What are the most important causes and risk factors for developing cancer? Most people don’t realize that cancer is preventable in many cases. Learning what causes cancer and what the risk factors are is the first step in cancer prevention. Many cancer risk factors can be avoided on the one hand, or changed in another, to reduce your risk.
Causes and Risk Factors for Cancer
As with many things in life, our perceptions of what is a risk for cancer, and what is really a risk don’t always coincide. Can wearing deodorant cause breast cancer? Do underwire bras cause cancer? Unfortunately, many of these discussions go on while people are innocently exposed to known causes of cancer.
According to the National Cancer Institute, smoking causes 30% of all cancer deaths in the U.S. and is responsible for 87% of cases of lung cancer. Not only does it affect the lungs, but smoking increases the risk of many cancers. Quitting smoking immediately decreases your risk factor for cancer.
Exercising at least 30 minutes a day, 5 days a week greatly reduces your cancer risk. Exercise like yoga, aerobics, walking, and running are great activities to lower your risk. Not only is physical activity important in preventing cancer on its own, but it reduces the risk of obesity – and obesity is a leading cause of cancer. You don’t need to run marathons. It’s been found that even light exercise — such as working in the garden a few days a week – reduces the risk of lung cancer among others.
Genetics can play a big role in the development of some cancers. If you have a family history of cancer, such as breast cancer, taking extra precautions is vital. When cancer is genetic, a mutated gene may have been passed down. Genetic tests are available for some hereditary cancers. Keep in mind that if you have a family history of cancer, it does not mean you will develop it. You only have a greater chance of developing it (a genetic predisposition.)
Your surroundings can raise your risk of developing cancer. Exposure to asbestos, a group of minerals found in housing and industrial building materials can cause a variety of medical problems, such as mesothelioma – a cancer of the lung lining. Studies have shown that people who are exposed to high amount of benzene are at risk for cancer. Benzene is a chemical found in gasoline, smoking, and pollution. There are many other substances in our environment that could put you at risk. Be careful with chemicals in your home, and always take time on the job to read the information provided about the chemicals you work with.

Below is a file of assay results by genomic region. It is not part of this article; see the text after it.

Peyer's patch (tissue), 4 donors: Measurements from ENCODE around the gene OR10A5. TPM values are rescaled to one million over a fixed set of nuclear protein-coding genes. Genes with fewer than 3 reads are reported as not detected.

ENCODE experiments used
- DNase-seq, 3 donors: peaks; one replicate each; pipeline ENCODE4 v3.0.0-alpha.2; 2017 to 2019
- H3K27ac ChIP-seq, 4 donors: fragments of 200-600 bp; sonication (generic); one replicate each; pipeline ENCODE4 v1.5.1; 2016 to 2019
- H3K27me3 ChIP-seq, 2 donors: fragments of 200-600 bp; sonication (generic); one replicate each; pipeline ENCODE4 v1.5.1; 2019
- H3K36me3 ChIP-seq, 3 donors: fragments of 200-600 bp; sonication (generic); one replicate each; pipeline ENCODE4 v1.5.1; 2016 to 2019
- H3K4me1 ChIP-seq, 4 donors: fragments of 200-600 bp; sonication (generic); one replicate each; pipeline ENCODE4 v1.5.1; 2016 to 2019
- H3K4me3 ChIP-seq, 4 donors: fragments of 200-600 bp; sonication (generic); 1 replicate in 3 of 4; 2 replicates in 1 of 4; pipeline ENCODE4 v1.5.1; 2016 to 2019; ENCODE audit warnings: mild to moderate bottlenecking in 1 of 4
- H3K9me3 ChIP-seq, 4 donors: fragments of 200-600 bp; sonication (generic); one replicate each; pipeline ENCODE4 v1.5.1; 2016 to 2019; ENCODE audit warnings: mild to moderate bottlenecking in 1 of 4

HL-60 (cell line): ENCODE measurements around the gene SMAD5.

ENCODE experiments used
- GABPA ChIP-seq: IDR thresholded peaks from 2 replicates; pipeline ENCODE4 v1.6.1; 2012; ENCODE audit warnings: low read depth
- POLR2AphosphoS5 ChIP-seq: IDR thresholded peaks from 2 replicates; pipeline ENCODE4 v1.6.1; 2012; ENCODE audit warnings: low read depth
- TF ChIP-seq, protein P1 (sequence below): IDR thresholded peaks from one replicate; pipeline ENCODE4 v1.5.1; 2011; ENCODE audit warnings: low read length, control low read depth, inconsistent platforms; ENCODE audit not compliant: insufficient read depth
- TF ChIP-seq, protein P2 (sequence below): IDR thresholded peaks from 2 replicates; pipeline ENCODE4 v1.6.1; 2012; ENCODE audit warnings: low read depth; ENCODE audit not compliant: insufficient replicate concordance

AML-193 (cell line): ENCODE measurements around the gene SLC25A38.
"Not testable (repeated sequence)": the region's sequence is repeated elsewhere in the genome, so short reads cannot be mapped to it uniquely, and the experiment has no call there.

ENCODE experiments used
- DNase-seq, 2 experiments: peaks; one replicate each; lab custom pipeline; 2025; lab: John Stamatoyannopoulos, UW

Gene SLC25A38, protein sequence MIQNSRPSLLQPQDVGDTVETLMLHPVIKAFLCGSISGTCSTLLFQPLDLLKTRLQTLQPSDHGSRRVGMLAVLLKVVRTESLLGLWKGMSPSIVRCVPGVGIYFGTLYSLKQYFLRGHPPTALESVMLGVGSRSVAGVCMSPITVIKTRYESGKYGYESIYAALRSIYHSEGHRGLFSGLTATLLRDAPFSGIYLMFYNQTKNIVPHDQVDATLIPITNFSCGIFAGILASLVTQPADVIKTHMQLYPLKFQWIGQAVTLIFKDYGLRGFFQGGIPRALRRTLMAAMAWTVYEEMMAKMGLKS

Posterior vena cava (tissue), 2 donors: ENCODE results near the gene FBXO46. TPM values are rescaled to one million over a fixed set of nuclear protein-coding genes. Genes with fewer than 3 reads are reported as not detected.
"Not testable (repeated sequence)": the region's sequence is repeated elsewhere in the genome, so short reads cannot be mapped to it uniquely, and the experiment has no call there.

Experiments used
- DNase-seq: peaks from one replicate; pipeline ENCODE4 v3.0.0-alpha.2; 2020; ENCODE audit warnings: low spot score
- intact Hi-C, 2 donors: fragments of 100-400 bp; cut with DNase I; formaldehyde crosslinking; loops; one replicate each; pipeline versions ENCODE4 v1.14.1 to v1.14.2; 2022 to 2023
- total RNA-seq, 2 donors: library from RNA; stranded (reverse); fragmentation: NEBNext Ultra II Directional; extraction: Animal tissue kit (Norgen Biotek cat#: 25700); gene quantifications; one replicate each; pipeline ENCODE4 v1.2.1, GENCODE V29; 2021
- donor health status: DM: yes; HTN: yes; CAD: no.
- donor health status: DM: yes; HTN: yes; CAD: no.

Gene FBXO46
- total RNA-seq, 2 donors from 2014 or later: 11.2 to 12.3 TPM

Practicing unsafe sex can increase your risk of developing a virus called human papillomavirus – HPV. HPV is a group of over 100 viruses. Not all strains of HPV cause cancer, but some strains increase your risk for cervical, anal, vulvar and vaginal cancer. Recent studies suggest that HPV also plays an important role in many head and neck cancers, and research is ongoing looking at its possible role in other cancers as well.
Skin cancer may be caused by excess exposure to UV rays from the sun. Many people don’t realize that a sunburn — even a tan — is actually the result of skin damage caused by the sun. Many cases of skin cancer can be prevented through a little planning. Wearing sunscreen can help, but practice safe sun exposure as well. Avoid direct sunlight mid-day (from 10 am to 2 pm,) sit under an umbrella, wear protective clothing, and don’t forget sunglasses to protect your eyes. One form of skin cancer – melanoma – has a tendency to affect the eyes. A discussion of sun exposure isn’t complete without bringing up vitamin D. Vitamin D is a vitamin which acts more like a hormone in the body, and is manufactured in our skin via sun exposure. It’s been found in recent years that a vitamin D deficiency – something that affects over half of U.S. citizens – is a risk factor for many types of cancer. That doesn’t mean you should throw away the sunscreen, especially since a simple blood test can tell you if you are deficient or not.
Ask to have a level checked at your next physical exam.